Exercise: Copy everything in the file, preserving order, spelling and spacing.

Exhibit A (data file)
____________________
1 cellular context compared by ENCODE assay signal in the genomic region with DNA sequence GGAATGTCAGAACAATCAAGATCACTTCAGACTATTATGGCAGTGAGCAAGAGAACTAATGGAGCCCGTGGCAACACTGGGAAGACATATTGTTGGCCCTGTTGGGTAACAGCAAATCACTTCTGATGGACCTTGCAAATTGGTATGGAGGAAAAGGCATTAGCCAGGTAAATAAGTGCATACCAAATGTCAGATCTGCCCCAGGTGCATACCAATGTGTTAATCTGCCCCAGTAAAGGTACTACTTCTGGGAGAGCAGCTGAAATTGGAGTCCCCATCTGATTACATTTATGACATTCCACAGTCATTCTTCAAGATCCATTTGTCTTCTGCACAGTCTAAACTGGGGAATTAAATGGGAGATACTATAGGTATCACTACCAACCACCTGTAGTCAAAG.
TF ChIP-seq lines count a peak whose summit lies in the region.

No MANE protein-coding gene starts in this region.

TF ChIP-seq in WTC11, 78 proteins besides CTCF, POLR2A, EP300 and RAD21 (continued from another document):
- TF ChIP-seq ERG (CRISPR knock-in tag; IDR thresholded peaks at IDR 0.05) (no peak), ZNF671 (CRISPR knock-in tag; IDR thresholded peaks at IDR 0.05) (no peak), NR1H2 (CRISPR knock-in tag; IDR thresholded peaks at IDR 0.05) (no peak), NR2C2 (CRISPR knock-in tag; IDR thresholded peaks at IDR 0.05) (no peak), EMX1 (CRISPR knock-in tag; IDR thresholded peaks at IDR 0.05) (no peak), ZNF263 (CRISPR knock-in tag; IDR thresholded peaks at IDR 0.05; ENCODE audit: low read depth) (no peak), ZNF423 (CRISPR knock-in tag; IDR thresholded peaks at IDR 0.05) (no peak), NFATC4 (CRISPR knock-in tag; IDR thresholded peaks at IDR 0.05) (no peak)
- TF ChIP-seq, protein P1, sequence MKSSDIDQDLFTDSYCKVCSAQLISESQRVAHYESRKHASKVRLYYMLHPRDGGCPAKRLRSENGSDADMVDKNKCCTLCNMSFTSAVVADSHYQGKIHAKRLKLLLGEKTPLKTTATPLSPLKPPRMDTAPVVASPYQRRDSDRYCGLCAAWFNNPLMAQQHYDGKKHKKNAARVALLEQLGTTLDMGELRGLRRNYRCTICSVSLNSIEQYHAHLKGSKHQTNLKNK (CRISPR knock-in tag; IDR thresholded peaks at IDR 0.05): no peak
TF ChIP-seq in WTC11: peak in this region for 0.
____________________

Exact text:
1 cellular context compared by ENCODE assay signal in the genomic region with DNA sequence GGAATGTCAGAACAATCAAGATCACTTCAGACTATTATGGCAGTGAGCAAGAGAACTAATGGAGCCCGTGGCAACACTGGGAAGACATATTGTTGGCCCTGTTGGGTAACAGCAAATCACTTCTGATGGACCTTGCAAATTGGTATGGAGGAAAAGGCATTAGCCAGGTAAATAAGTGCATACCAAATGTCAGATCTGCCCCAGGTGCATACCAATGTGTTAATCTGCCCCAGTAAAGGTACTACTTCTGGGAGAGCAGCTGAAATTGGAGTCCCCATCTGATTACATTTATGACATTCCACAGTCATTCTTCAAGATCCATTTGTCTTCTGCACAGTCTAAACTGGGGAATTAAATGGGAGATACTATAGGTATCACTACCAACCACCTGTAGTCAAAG.
TF ChIP-seq lines count a peak whose summit lies in the region.

No MANE protein-coding gene starts in this region.

TF ChIP-seq in WTC11, 78 proteins besides CTCF, POLR2A, EP300 and RAD21 (continued from another document):
- TF ChIP-seq ERG (CRISPR knock-in tag; IDR thresholded peaks at IDR 0.05) (no peak), ZNF671 (CRISPR knock-in tag; IDR thresholded peaks at IDR 0.05) (no peak), NR1H2 (CRISPR knock-in tag; IDR thresholded peaks at IDR 0.05) (no peak), NR2C2 (CRISPR knock-in tag; IDR thresholded peaks at IDR 0.05) (no peak), EMX1 (CRISPR knock-in tag; IDR thresholded peaks at IDR 0.05) (no peak), ZNF263 (CRISPR knock-in tag; IDR thresholded peaks at IDR 0.05; ENCODE audit: low read depth) (no peak), ZNF423 (CRISPR knock-in tag; IDR thresholded peaks at IDR 0.05) (no peak), NFATC4 (CRISPR knock-in tag; IDR thresholded peaks at IDR 0.05) (no peak)
- TF ChIP-seq, protein P1, sequence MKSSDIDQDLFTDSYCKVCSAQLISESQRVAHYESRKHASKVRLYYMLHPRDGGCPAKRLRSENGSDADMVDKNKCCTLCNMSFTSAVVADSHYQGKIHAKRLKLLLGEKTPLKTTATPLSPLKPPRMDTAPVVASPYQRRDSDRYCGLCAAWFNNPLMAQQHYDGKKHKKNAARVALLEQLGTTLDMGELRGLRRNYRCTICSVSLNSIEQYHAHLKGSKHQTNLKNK (CRISPR knock-in tag; IDR thresholded peaks at IDR 0.05): no peak
TF ChIP-seq in WTC11: peak in this region for 0.